Until now HPHT diamonds were only available fromLazare Kaplan, which marketed them exclusively for General Electric. The companies laser inscribe on their stones’ girdle that the stones are HPHT treated.
Now, however, Sundance—a major player in the industrial synthetic diamond area—is offering a service that will let anyone have their diamond treated. This is a major change that will pose a significant problem for the industry, even though the company will do everything possible to maintain control and integrity.
Last week, Sundance manager Rob Galloway and director of sales and marketing Jim Littman gave us a private demonstration of their technology. Later that day, they gave a demonstration at the Diamond Dealers Club that was standing-room-only, showing the concern that many have about this new technology.
Littman and Golloway showed us how the HPHT process is not so easy as some would believe. It’s not like some colored stone treatments that can be done at home with microwave. (It’s also permanent, unlike many of those processes, which can sometimes rub off on the wheel.) HPHT-treating requires a special press that Sundance says can cost millions.
Furthermore, you can’t just put any brown diamond in the machine and out comes an “F” color. To make a brown come out white, you need a Type IIa diamond, and only a small percentage (1 – 3 %) of the world’s stones fall into the Type IIa category.
The stones also have to be fairly clean, as imperfect stones tend to break under the treatment — which makes us wonder if, in the future, a high color, high clarity stone will automatically be suspect. If the brown stone is not Type IIa, the technology can still make it a better color than it was, but it cannot turn it white — only yellow-green or some other fancy color.
After the treatment, the stones generally have to be repolished, which takes time, money, effort and the possible danger associated with putting the stone on the wheel. Because of this, the treatment is not worth it for full cuts and other small sized stones, because the recutting makes it too expensive.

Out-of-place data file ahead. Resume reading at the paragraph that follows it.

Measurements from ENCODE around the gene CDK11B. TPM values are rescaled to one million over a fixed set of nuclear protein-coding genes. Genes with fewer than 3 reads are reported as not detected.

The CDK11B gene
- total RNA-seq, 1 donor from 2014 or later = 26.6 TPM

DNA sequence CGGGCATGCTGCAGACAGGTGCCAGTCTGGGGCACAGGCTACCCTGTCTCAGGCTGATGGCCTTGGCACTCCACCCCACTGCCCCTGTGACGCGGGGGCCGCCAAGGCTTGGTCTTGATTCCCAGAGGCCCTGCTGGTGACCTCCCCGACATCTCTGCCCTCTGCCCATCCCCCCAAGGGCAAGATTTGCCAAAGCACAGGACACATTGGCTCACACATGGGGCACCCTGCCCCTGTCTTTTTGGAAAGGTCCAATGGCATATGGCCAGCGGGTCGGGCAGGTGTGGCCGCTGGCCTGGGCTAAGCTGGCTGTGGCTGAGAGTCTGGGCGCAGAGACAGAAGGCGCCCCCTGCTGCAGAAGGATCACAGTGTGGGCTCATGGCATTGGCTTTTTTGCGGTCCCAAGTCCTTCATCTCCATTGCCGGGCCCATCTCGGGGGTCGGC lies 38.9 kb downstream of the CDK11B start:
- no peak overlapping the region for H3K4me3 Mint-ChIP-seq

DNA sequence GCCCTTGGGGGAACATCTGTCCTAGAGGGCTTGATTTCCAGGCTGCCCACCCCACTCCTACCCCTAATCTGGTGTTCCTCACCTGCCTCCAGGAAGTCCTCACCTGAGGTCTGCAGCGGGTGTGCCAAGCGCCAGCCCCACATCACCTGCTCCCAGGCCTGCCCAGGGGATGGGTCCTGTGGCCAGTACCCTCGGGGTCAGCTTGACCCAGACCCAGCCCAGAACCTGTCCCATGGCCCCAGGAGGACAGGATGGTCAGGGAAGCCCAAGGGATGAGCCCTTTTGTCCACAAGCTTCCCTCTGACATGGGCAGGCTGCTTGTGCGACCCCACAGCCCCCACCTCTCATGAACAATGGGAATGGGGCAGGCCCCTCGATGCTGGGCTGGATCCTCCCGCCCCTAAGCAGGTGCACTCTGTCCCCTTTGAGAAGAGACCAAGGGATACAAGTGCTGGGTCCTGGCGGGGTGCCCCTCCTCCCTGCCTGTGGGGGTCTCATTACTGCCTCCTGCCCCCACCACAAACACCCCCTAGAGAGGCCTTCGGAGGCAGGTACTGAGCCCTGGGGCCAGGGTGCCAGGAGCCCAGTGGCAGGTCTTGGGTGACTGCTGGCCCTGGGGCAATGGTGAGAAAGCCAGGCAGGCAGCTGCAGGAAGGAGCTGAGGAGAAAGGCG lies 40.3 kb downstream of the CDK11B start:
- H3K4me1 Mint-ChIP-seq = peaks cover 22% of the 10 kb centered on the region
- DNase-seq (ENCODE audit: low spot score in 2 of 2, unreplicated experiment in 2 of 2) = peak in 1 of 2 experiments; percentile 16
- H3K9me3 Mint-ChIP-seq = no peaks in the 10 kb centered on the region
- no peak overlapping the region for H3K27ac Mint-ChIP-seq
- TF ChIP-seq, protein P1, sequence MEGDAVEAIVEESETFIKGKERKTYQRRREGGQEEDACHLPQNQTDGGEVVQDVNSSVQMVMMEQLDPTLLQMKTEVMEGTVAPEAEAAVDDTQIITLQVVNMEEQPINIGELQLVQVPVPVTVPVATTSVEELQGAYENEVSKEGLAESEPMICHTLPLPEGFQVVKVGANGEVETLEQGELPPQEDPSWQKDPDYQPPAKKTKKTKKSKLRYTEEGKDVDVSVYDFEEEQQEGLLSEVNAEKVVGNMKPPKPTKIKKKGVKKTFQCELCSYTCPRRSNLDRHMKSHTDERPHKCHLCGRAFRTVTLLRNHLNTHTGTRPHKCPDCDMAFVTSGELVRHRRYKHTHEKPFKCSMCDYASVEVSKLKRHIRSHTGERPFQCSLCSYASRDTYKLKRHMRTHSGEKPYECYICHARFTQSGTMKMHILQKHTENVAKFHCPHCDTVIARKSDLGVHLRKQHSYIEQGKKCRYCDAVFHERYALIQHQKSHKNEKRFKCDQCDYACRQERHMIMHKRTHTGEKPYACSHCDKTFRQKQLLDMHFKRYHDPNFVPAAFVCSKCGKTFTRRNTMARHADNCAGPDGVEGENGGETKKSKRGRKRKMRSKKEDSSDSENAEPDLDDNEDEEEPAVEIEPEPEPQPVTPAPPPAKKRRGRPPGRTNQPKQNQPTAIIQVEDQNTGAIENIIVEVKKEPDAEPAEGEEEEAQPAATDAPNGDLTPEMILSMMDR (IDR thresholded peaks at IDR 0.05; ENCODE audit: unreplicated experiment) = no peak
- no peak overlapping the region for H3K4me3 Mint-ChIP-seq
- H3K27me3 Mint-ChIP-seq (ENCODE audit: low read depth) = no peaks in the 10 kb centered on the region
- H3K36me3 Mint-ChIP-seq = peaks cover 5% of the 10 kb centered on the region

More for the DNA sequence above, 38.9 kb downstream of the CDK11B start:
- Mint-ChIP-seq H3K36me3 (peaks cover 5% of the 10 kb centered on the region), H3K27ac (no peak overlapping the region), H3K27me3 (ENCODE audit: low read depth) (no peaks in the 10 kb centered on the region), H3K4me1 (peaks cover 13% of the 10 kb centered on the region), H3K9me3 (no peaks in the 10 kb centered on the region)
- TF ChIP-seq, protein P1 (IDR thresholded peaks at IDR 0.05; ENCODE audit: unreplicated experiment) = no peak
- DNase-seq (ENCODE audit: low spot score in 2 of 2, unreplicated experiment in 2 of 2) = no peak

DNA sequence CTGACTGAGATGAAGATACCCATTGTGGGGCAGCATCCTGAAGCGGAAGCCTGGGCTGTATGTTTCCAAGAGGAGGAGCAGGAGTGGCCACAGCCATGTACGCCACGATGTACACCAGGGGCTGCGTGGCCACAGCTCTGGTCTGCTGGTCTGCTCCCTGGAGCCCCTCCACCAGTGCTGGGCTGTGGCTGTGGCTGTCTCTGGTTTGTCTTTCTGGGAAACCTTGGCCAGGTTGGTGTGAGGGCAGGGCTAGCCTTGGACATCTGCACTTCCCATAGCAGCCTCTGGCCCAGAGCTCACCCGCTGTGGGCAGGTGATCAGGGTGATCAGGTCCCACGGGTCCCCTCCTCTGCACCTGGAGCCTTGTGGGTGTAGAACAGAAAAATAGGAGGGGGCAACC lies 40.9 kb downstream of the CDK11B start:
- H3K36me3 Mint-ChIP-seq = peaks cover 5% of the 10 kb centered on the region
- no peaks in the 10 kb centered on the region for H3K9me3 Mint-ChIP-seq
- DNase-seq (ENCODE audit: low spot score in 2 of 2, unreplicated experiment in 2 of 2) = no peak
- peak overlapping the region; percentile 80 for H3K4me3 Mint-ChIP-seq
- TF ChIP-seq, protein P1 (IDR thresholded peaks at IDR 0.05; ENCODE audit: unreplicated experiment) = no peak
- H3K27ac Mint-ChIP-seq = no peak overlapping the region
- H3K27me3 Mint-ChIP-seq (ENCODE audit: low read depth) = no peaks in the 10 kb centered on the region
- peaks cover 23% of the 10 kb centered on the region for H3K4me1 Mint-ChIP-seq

The biggest danger here is making sure the stones are disclosed as treated. This requires good detection techniques. The GIA and many of the other labs say that they can identify a majority of the treated stones, and we think the technology will eventually evolve so that all stones will be detected. (Sundance is sharing its information with the labs.)
The company also makes its customers sign an agreement that says they will disclose the stone’s treatment. Not disclosing, of course, is contrary to the rules of the trade and the FTC’s Guides for the Jewelry Industry. Yet, like a check, the signature only means something if the person is reliable. This show the importance, once again, of knowing who you are dealing with.
Of course, even if Sundance’s customers all disclose that their stones are treated, it is not the only company in the field. (And of course, there is no assurance that the people that these people trade with will disclose.) So how do you tell? If a stone is Type IIa, that’s a tip-off. A Swiss company is making a machine that can tell if a stone is Type IIa. Type IIa diamonds also typically have a lot of fluorescence. Sundance also has their own more sophisticated machine to detect Type IIas, which they have not yet put on the market. We know a dealer who buys at auction who already tests every stone to see if it’s a Type II.
Of course, if a machine tells you that a diamond is a IIa, it still has to be sent to the one of the labs for testing to see if it‘s treated — but if it’s not, for whites at least, you know you are not dealing with a treated stone. Also, if a stone is SI or lower, that is a sign that it is not treated.